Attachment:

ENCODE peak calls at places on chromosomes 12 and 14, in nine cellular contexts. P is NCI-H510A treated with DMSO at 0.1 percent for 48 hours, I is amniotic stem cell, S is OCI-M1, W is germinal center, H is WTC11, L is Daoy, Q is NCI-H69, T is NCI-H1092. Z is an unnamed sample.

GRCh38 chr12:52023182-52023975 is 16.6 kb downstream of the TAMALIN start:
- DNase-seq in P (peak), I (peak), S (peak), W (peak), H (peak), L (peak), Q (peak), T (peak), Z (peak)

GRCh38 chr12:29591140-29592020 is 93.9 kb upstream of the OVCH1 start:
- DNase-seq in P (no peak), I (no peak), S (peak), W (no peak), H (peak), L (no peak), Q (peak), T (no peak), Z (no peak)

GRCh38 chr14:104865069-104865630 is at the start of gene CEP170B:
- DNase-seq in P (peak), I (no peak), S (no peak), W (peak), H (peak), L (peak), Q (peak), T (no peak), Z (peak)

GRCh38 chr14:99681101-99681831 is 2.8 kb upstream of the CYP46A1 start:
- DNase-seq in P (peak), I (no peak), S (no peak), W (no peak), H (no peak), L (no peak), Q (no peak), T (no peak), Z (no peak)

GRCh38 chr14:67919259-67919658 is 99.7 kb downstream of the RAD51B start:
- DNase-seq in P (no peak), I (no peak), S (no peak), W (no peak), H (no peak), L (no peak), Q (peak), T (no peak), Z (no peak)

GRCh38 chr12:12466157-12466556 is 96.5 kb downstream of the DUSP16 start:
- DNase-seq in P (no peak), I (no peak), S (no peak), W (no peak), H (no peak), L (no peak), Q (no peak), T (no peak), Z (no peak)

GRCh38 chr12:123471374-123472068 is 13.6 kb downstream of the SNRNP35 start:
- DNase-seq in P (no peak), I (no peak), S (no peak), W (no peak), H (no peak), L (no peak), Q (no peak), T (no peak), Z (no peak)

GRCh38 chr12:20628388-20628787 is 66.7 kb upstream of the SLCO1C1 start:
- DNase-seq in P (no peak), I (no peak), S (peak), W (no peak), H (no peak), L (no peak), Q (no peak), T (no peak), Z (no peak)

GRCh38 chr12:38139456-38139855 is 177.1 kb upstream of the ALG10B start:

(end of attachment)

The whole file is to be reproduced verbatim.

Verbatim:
ENCODE peak calls at places on chromosomes 12 and 14, in nine cellular contexts. P is NCI-H510A treated with DMSO at 0.1 percent for 48 hours, I is amniotic stem cell, S is OCI-M1, W is germinal center, H is WTC11, L is Daoy, Q is NCI-H69, T is NCI-H1092. Z is an unnamed sample.

GRCh38 chr12:52023182-52023975 is 16.6 kb downstream of the TAMALIN start:
- DNase-seq in P (peak), I (peak), S (peak), W (peak), H (peak), L (peak), Q (peak), T (peak), Z (peak)

GRCh38 chr12:29591140-29592020 is 93.9 kb upstream of the OVCH1 start:
- DNase-seq in P (no peak), I (no peak), S (peak), W (no peak), H (peak), L (no peak), Q (peak), T (no peak), Z (no peak)

GRCh38 chr14:104865069-104865630 is at the start of gene CEP170B:
- DNase-seq in P (peak), I (no peak), S (no peak), W (peak), H (peak), L (peak), Q (peak), T (no peak), Z (peak)

GRCh38 chr14:99681101-99681831 is 2.8 kb upstream of the CYP46A1 start:
- DNase-seq in P (peak), I (no peak), S (no peak), W (no peak), H (no peak), L (no peak), Q (no peak), T (no peak), Z (no peak)

GRCh38 chr14:67919259-67919658 is 99.7 kb downstream of the RAD51B start:
- DNase-seq in P (no peak), I (no peak), S (no peak), W (no peak), H (no peak), L (no peak), Q (peak), T (no peak), Z (no peak)

GRCh38 chr12:12466157-12466556 is 96.5 kb downstream of the DUSP16 start:
- DNase-seq in P (no peak), I (no peak), S (no peak), W (no peak), H (no peak), L (no peak), Q (no peak), T (no peak), Z (no peak)

GRCh38 chr12:123471374-123472068 is 13.6 kb downstream of the SNRNP35 start:
- DNase-seq in P (no peak), I (no peak), S (no peak), W (no peak), H (no peak), L (no peak), Q (no peak), T (no peak), Z (no peak)

GRCh38 chr12:20628388-20628787 is 66.7 kb upstream of the SLCO1C1 start:
- DNase-seq in P (no peak), I (no peak), S (peak), W (no peak), H (no peak), L (no peak), Q (no peak), T (no peak), Z (no peak)

GRCh38 chr12:38139456-38139855 is 177.1 kb upstream of the ALG10B start: